Posted by: Loren Coleman on July 24th, 2008
Okay, so the power was turned off in the bfters’ freezer in Georgia, they are telling us. Okay, they are being harassed. All the July fees for the bftrackers “expeditions” are being refunded. What does this all sound like to you? Is an exit scenario being developed?
As I mentioned here yesterday, late last night a “Coast to Coast AM with George Noory” producer invited me to come on as their guest to discuss the Georgia Bigfoot body case and the Grassman episode of “MonsterQuest.” I was exhausted from the Royal Alberta Museum jetlag, so I respectfully declined. The program then asked Matt Moneymaker, and he appeared last night.
Here is the C2C summary of what he said:
First hour guest Matt Moneymaker responded to the story of a policeman claiming to have a dead Bigfoot. He explained that this story has been brewing in the Bigfoot research community for the last few weeks but has just recently garnered mainstream press. Moneymaker passionately declared the “Bigfoot body” tale to be a hoax.
Later, he talked about the Ohio “Grassman” and said that this was just a regional name that had been given to Ohio’s version of Bigfoot. Moneymaker observered that the state has a high number of Bigfoot reports and speculated that this was due to the strong deer population in the area.
Of course, what I don’t understand about Moneymaker is why he wants to pick fights with everyone, per usual, these days.
Recently on one of the Bigfoot forums, Moneymaker had this to say about my and Patrick Huyghe’s The Field Guide to Bigfoot and Other Mystery Primates:
There is NOT more than one species of undiscovered giant primate in North America. Some people may want to ‘believe’ that … and other people may want to sell books by suggesting that (and may even include hokey sketches to illustrate different types of undiscovered primates in North America). But that is total nonsense. Those types of authors are only concerned with selling books, rather than truth or the progress of sicence. The BFRO collectively knows far more about these animals than than those authors, and we know they are wrong on that issue.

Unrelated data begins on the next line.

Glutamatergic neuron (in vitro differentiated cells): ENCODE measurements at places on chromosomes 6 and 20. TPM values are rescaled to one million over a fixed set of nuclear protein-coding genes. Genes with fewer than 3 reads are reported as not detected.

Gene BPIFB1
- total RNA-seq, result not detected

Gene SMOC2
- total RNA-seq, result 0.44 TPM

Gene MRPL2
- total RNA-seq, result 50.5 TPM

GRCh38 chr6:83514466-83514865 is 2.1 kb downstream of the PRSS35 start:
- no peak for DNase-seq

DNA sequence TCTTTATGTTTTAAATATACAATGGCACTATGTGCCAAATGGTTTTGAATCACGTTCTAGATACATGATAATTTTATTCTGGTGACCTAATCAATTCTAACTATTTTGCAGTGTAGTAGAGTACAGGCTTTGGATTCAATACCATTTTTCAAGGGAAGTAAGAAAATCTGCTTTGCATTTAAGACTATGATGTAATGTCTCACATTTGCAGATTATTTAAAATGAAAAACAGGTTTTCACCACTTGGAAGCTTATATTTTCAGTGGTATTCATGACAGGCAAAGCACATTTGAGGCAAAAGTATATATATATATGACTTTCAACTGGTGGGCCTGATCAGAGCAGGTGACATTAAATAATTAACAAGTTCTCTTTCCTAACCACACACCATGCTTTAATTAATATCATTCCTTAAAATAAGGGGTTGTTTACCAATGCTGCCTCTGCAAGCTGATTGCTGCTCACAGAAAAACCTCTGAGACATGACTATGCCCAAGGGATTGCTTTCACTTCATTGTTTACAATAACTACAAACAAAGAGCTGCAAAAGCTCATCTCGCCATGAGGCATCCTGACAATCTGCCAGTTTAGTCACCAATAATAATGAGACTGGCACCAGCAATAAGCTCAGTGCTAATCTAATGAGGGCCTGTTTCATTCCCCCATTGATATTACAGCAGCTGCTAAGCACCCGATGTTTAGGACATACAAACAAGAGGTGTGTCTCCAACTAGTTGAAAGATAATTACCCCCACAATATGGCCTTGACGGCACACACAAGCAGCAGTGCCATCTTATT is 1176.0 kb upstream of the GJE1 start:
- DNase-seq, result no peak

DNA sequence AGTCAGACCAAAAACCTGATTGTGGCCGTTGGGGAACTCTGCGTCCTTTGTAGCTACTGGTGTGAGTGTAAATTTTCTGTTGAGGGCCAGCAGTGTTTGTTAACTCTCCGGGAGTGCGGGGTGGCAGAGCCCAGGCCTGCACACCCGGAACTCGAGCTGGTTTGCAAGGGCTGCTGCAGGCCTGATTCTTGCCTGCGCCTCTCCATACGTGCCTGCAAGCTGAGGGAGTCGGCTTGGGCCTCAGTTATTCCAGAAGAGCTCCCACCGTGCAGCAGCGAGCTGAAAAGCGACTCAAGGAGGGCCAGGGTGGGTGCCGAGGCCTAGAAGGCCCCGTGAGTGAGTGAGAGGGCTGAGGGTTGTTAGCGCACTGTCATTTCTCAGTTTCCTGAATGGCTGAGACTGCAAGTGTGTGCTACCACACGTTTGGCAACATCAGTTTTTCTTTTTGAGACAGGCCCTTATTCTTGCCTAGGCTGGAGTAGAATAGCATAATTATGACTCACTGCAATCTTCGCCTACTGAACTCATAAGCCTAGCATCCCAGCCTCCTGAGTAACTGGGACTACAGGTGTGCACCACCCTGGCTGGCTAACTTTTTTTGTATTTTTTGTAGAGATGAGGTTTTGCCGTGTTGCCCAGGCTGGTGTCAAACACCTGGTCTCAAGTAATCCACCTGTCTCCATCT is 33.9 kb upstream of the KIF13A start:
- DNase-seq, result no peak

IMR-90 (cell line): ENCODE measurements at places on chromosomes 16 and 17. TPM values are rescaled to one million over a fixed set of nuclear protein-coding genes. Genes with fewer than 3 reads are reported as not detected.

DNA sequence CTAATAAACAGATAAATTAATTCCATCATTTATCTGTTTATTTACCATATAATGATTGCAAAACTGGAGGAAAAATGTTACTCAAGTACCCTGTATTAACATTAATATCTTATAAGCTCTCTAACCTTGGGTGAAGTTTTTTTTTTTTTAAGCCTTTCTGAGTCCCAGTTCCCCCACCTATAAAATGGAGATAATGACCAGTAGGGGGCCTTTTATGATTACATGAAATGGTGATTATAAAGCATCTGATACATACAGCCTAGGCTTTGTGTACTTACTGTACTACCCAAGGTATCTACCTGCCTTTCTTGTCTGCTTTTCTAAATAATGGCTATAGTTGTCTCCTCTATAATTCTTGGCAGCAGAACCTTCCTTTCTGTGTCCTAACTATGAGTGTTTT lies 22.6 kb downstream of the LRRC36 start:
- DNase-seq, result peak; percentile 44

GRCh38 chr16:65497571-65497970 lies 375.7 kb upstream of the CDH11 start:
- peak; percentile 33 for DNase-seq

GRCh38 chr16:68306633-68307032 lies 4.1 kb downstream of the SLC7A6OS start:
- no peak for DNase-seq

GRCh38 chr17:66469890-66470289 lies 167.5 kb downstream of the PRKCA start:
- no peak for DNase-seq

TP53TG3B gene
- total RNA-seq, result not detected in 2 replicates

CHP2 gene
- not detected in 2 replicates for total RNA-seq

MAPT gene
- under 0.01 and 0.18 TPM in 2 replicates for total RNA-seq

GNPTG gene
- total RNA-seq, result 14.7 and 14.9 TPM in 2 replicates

As offensive as the Georgia Bigfoot body? The Field Guide to Bigfoot and Other Mystery Primates
Moneymakey demeans himself and the field to the public by talking about “types of authors” as if I am not in this for the science of cryptozoology and that I do not consider my conclusions based on valid evidence of pongids vs hominids. Not liking Harry Trumbore’s art, I suppose, is in the eye of the beholder, and I need not get defensive about that.
I am open to saying I don’t have all the answers but have a few suggestions, apparently unlike the BFRO, which seems to say they know all. I view the diversity in the reports, worldwide, that they do not. Why is that threatening to them? Nevertheless, I understand there is a place for the BFRO, in all of this, too. I do not dismiss their work by questioning their products or appearances or calling it “nonsense.” Moneymaker’s statements, however, would be like me saying that he went on Coast to Coast AM last night to merely sell tee-shirts or promote his expeditions (which I am not even against placing a link here to the BFRO descriptions of their treks).
Loren Coleman is one of the world’s leading cryptozoologists, some say “the” leading living cryptozoologist. Certainly, he is acknowledged as the current living American researcher and writer who has most popularized cryptozoology in the late 20th and early 21st centuries. Starting his fieldwork and investigations in 1960, after traveling and trekking extensively in pursuit of cryptozoological mysteries, Coleman began writing to share his experiences in 1969. An honorary member of Ivan T. Sanderson’s Society for the Investigation of the Unexplained in the 1970s, Coleman has been bestowed with similar honorary memberships of the North Idaho College Cryptozoology Club in 1983, and in subsequent years, that of the British Columbia Scientific Cryptozoology Club, CryptoSafari International, and other international organizations. He was also a Life Member and Benefactor of the International Society of Cryptozoology (now-defunct). Loren Coleman’s daily blog, as a member of the Cryptomundo Team, served as an ongoing avenue of communication for the ever-growing body of cryptozoo news from 2005 through 2013. He returned as an infrequent contributor beginning Halloween week of 2015. Coleman is the founder in 2003, and current director of the International Cryptozoology Museum in Portland, Maine.